The ghost of Bricklin and the death of ambition

There has been a lot written over the years about the Bricklin.  When I started working at the econ. dev. department in the early 1990s there were still a number of employees that had worked on or were there during the Bricklin saga.

The thing was actually fairly simple.  The Premier at the time saw Ontario and Quebec benefiting hugely from the rise of the auto, aerospace, pharma, movie, etc. sectors in those provinces (more so Ontario) and wanted New Brunswick to get some of that opportunity for itself.  There is another theory, put to me by a consultant on the Pratt Whitney project that went to Nova Scotia, that Hatfield was a pacifist and didn’t want anything to do with all the defence companies that were expanding in Canada.  He argues that is why Nova Scotia attracted Litton, Pratt and others during the time of Hatfield.  I am not sure about that latter theory.

I believe, however, that the Bricklin affair left a shadow over economic development in New Brunswick.   While I don’t have any firm research, I think it did kind of kill or reduce our capacity to dream big here.  The call centre industry broke that a bit but old habits die hard.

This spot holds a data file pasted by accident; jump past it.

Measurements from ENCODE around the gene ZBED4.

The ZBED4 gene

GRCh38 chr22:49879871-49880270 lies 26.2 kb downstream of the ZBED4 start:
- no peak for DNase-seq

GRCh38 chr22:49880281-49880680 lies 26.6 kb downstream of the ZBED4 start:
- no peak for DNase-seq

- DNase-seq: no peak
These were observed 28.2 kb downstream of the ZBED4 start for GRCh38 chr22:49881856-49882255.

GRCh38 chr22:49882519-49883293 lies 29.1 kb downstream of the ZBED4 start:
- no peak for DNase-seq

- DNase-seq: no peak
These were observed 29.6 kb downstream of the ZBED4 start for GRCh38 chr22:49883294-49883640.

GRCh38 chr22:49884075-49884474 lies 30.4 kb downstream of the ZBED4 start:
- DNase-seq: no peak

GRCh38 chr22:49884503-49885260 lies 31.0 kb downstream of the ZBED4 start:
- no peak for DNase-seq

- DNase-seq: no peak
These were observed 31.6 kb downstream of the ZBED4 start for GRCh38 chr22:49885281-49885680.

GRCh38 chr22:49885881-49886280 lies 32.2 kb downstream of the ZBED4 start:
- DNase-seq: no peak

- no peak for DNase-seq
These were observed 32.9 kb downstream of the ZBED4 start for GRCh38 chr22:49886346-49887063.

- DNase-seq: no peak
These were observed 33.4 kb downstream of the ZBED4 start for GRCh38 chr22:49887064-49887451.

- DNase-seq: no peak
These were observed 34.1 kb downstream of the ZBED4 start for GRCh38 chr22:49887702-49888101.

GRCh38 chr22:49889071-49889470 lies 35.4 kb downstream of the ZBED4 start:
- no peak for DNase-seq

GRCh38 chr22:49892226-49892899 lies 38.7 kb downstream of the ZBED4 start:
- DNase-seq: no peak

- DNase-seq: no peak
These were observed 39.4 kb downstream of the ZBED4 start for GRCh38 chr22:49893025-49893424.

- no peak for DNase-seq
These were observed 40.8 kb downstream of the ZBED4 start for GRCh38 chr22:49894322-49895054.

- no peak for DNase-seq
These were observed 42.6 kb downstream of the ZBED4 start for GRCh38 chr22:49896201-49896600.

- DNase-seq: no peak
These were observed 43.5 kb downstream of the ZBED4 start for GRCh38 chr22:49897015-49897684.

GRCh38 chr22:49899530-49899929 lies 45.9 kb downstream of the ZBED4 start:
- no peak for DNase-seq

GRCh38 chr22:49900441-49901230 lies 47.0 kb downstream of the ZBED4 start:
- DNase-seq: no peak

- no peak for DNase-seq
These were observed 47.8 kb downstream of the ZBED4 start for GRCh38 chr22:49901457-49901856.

I like Peter Lindfield’s take on this.  There are lessons to be learned from Bricklin.  Learn them and move on.

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One Response to The ghost of Bricklin and the death of ambition

  1. One of the lingering problems associated with the Bricklin failure is that it created mental barriers around our imagination and ambition. In New Brunswick, we can be too focused on what we can’t do and what won’t work rather than what may be possible in the hands of persistent, skilled and talented entrepreneurs. My examples of Chapman, Buell and Britten are useful ones in part because, in their own home environments, they were virtually alone in believing they could be successful. That they persevered and did succeed is testimony to their vision and drive.

    We have these talented individuals in New Brunswick. Moreover, we have always had them. Part of the challenge of economic development is associated with providing them with not only the physical but the social infrastructure that will support that drive.

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